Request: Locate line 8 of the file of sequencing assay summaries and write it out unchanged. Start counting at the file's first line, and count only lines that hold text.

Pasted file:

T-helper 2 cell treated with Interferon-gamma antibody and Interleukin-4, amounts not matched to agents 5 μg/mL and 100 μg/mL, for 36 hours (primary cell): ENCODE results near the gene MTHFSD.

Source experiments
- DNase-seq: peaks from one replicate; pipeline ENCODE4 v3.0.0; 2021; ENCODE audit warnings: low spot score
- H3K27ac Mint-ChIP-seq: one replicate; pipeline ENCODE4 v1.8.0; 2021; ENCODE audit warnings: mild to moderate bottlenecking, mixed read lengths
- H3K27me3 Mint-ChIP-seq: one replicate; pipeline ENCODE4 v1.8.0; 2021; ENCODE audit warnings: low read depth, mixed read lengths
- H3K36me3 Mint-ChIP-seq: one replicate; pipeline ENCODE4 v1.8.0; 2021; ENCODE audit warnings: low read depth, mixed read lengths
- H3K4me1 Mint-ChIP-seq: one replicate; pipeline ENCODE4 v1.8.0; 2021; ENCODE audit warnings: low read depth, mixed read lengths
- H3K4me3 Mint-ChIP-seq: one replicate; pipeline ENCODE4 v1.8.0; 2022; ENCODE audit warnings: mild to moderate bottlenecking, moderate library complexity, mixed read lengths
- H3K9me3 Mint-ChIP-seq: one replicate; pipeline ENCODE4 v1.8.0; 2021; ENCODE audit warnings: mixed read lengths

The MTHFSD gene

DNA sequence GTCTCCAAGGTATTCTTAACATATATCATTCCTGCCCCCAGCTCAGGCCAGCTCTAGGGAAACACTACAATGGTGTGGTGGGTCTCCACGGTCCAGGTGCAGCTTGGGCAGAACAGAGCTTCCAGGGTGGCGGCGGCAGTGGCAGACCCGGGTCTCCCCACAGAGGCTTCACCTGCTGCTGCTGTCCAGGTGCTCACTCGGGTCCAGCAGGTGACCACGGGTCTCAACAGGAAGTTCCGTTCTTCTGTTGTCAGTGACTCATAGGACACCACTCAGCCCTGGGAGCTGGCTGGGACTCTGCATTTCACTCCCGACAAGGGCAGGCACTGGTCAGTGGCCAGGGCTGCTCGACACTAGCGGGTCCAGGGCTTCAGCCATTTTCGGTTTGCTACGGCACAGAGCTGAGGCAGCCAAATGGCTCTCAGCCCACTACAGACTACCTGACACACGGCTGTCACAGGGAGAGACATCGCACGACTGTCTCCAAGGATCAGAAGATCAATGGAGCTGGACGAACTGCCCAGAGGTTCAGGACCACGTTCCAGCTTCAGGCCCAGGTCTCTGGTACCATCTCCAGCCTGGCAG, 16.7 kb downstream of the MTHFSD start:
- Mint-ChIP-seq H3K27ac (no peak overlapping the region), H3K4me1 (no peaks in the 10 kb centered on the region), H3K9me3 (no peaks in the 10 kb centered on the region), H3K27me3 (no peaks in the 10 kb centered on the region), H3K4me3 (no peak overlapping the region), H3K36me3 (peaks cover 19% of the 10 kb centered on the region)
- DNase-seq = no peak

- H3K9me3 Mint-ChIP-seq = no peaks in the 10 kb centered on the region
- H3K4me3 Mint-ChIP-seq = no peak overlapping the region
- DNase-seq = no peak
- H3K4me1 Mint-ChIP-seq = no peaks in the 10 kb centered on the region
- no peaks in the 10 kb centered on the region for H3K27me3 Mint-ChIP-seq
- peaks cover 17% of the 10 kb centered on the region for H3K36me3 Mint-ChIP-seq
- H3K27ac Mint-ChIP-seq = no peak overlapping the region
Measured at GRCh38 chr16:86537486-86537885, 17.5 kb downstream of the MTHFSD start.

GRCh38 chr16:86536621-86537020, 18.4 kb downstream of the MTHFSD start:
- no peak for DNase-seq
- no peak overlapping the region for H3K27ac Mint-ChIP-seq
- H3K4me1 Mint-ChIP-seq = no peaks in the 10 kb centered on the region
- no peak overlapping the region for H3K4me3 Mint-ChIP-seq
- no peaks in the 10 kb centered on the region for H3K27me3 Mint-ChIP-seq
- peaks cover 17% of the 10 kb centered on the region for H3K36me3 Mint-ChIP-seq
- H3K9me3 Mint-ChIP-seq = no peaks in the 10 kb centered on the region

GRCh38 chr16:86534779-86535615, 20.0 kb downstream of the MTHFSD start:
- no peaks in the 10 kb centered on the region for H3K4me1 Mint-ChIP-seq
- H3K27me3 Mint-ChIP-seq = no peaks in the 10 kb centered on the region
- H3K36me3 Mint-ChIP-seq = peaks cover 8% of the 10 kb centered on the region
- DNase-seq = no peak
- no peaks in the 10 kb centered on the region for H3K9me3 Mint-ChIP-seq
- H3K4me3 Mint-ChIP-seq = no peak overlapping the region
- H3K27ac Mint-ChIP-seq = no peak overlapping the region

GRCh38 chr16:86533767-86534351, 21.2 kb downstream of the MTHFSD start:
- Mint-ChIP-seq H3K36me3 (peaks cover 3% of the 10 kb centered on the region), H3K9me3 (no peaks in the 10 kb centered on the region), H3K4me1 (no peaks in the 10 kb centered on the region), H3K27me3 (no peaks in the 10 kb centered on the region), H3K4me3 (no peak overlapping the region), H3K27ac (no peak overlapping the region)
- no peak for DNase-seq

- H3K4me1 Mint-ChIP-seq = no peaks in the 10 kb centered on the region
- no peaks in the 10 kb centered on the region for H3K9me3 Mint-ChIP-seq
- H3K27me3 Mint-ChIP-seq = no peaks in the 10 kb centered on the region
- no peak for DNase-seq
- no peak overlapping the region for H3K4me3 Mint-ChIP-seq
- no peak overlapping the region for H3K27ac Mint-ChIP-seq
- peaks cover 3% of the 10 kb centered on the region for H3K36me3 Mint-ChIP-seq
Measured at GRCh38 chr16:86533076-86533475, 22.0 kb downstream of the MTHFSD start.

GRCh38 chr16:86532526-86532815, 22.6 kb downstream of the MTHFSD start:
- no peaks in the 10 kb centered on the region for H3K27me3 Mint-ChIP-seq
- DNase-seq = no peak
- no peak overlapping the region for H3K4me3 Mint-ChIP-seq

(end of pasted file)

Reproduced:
- H3K4me3 Mint-ChIP-seq: one replicate; pipeline ENCODE4 v1.8.0; 2022; ENCODE audit warnings: mild to moderate bottlenecking, moderate library complexity, mixed read lengths